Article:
- Service Providers: Service providers would be able to act on behalf of the primary business in responding to requests to know and requests to delete. This should prompt principal businesses to re-evaluate the downstream duties of service providers included in their service agreements. For example, a principal business may prefer that its service provider refer all requests back to the business or specify the process to follow if the service provider receives a consumer request. In addition, the permissible uses of personal information collected by service providers are clarified by the Modified Regulations.
- Businesses Operating Exclusively Online: Businesses which operate exclusively online would no longer be required to provide a webform for submission of requests—email alone would be sufficient.
The Modified Regulations would also introduce a large number of additional changes which businesses should be aware of as the Modified Regulations progress through the ratification process. These changes, listed in a very abbreviated form below, may also still impact how most businesses operate:
- Businesses would not be required to search for information in response to a request to know when: (1) the business does not maintain the personal information in a searchable or reasonably accessibly format; (2) the business maintains the personal information solely for legal or compliance purposes; (3) the business does not sell the personal information and does not use it for any commercial purpose; and (4) the business describes to the consumer the categories of records that may contain personal information that it did not search because it meets the conditions stated above.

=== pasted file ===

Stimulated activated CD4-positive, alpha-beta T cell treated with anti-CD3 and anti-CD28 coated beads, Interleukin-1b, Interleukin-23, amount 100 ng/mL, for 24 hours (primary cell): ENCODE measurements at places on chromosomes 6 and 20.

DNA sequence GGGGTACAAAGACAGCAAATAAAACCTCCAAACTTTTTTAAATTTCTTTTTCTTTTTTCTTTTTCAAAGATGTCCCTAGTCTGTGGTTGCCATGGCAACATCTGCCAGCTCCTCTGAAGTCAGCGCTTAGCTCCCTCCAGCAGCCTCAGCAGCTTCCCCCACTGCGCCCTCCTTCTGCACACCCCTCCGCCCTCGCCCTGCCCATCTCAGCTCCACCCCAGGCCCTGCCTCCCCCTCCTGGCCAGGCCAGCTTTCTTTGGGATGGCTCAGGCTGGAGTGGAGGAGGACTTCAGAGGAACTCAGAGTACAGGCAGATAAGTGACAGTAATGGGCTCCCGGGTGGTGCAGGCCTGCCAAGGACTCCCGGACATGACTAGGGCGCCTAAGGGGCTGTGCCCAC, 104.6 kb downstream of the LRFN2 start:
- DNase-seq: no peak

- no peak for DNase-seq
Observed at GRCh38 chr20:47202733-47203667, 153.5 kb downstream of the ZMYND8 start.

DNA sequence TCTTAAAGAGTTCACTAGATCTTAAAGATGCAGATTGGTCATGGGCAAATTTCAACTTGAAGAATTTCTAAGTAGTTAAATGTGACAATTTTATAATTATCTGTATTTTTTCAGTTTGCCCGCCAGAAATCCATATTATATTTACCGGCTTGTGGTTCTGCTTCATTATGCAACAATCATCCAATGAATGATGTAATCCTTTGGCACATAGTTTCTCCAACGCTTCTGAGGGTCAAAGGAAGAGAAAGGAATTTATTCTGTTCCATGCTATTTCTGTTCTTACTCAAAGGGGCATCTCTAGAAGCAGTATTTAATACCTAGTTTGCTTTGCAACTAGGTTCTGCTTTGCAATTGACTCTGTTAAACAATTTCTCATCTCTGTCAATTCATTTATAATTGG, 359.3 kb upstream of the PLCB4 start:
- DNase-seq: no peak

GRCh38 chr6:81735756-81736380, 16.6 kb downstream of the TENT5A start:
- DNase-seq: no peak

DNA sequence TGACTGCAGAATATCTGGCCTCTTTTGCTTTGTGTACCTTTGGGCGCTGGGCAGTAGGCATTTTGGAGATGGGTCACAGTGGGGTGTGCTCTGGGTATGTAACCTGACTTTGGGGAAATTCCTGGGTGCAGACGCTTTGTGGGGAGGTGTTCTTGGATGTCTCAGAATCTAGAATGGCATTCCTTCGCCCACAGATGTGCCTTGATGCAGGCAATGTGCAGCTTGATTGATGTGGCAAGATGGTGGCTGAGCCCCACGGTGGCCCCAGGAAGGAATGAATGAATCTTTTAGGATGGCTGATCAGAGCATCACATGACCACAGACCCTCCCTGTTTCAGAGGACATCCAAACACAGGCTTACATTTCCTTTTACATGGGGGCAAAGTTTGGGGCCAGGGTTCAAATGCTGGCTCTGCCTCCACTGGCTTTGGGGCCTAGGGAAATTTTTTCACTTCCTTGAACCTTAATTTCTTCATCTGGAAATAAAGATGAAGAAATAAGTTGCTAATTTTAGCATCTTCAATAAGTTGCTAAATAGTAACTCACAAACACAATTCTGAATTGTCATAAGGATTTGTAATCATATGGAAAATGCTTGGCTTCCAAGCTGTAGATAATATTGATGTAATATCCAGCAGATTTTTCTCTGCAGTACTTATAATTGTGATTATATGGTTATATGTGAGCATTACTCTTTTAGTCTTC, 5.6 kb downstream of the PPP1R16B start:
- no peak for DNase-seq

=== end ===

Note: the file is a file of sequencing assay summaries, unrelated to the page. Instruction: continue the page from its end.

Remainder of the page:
- The two-step process for verification of online requests would become optional and could be done in one step.
- The timeline for confirmation of receipt of requests to know or requests to delete would be changed from 10 days to 10 business days, but the timeline for responding to requests would remain the same (45 calendar days).
- Responding to requests to access or delete household information would have to meet four criteria, including the verification of each individual member of the household.
- “Household” would be completely redefined from “person or group of people occupying a single dwelling” to be defined as a person or group of people who: (1) reside at the same address; (2) share a common device or the same service provided by a business; and (3) are identified by the business as sharing the same group account or unique identifier.
- If a business requires notarized affidavits or declarations (e.g., for verifying requests submitted by non-accountholders), the business would be required to compensate the requestor for the associated cost of notarization.
- To the extent not already clear, there would be a January 1, 2021 sunset provision for notice requirements applicable to employment-related information, and such notices would be required when collecting personal information from employees or applicants.
Because these Proposed Modified Regulations may or may not take effect following the public comment period, stay tuned for future articles. Buchanan’s Cybersecurity team is committed to closely monitoring changes to the CCPA and will continue to provide you with information regarding the most recent developments. Staying apprised of CCPA developments will help your business effectively navigate California’s ever-evolving privacy law landscape.